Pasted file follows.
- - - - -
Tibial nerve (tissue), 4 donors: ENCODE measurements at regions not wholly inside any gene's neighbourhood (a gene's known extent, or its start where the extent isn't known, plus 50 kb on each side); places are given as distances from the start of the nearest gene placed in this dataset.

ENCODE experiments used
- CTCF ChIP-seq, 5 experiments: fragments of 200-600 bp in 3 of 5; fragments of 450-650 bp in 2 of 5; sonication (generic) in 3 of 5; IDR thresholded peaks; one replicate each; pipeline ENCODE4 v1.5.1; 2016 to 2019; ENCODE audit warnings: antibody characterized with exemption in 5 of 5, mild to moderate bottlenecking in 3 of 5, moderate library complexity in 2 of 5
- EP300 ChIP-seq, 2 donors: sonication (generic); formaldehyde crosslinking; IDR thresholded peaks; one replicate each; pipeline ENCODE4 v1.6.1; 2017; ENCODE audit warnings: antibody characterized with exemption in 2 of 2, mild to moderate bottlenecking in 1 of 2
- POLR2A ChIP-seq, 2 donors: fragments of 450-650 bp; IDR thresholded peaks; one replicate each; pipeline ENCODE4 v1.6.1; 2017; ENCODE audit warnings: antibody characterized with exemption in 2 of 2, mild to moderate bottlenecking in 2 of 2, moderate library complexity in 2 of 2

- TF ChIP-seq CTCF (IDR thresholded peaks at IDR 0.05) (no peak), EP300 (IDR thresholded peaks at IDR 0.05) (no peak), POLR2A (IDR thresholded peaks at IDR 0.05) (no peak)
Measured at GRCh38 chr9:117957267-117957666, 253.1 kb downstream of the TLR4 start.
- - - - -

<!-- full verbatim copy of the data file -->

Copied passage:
Tibial nerve (tissue), 4 donors: ENCODE measurements at regions not wholly inside any gene's neighbourhood (a gene's known extent, or its start where the extent isn't known, plus 50 kb on each side); places are given as distances from the start of the nearest gene placed in this dataset.

ENCODE experiments used
- CTCF ChIP-seq, 5 experiments: fragments of 200-600 bp in 3 of 5; fragments of 450-650 bp in 2 of 5; sonication (generic) in 3 of 5; IDR thresholded peaks; one replicate each; pipeline ENCODE4 v1.5.1; 2016 to 2019; ENCODE audit warnings: antibody characterized with exemption in 5 of 5, mild to moderate bottlenecking in 3 of 5, moderate library complexity in 2 of 5
- EP300 ChIP-seq, 2 donors: sonication (generic); formaldehyde crosslinking; IDR thresholded peaks; one replicate each; pipeline ENCODE4 v1.6.1; 2017; ENCODE audit warnings: antibody characterized with exemption in 2 of 2, mild to moderate bottlenecking in 1 of 2
- POLR2A ChIP-seq, 2 donors: fragments of 450-650 bp; IDR thresholded peaks; one replicate each; pipeline ENCODE4 v1.6.1; 2017; ENCODE audit warnings: antibody characterized with exemption in 2 of 2, mild to moderate bottlenecking in 2 of 2, moderate library complexity in 2 of 2

- TF ChIP-seq CTCF (IDR thresholded peaks at IDR 0.05) (no peak), EP300 (IDR thresholded peaks at IDR 0.05) (no peak), POLR2A (IDR thresholded peaks at IDR 0.05) (no peak)
Measured at GRCh38 chr9:117957267-117957666, 253.1 kb downstream of the TLR4 start.